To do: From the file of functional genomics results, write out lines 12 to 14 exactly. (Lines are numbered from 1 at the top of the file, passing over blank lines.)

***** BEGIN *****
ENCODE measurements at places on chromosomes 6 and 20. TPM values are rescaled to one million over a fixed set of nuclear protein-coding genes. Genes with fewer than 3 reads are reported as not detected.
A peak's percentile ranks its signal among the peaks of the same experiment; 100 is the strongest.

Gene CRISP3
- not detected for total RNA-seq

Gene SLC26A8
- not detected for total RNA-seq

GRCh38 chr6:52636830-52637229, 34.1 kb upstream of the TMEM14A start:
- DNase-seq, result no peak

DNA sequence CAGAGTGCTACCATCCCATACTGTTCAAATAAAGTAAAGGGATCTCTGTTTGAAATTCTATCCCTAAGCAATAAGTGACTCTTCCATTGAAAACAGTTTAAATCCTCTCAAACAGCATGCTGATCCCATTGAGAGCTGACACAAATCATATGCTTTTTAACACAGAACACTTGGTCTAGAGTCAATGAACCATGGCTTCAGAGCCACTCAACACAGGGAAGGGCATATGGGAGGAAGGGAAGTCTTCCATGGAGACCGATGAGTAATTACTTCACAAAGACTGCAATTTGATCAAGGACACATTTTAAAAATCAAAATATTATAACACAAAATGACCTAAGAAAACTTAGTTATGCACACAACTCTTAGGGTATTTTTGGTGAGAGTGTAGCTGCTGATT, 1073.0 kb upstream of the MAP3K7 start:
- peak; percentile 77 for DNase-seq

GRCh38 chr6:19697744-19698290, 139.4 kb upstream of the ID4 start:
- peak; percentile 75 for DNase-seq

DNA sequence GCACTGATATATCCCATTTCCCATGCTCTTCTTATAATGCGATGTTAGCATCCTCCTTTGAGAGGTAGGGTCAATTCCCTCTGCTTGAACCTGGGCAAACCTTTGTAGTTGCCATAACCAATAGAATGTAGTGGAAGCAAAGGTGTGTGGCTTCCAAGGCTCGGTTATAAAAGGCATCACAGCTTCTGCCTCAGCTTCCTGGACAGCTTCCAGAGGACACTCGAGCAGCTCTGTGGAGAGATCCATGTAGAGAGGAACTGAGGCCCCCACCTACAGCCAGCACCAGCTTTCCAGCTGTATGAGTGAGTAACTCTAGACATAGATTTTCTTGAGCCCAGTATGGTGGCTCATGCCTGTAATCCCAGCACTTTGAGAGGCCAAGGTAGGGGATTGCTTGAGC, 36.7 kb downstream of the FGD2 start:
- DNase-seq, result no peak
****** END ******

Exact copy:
- peak; percentile 75 for DNase-seq

DNA sequence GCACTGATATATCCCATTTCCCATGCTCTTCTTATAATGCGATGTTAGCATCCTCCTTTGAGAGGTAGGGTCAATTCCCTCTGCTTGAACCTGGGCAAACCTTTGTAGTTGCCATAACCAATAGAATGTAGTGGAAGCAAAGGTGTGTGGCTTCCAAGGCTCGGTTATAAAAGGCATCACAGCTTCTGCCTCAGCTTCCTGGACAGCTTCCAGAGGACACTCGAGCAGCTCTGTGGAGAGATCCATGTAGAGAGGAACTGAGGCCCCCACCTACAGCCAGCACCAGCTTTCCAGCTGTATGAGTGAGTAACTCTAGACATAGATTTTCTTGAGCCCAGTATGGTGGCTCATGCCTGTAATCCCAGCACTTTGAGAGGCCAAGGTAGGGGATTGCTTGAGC, 36.7 kb downstream of the FGD2 start:
- DNase-seq, result no peak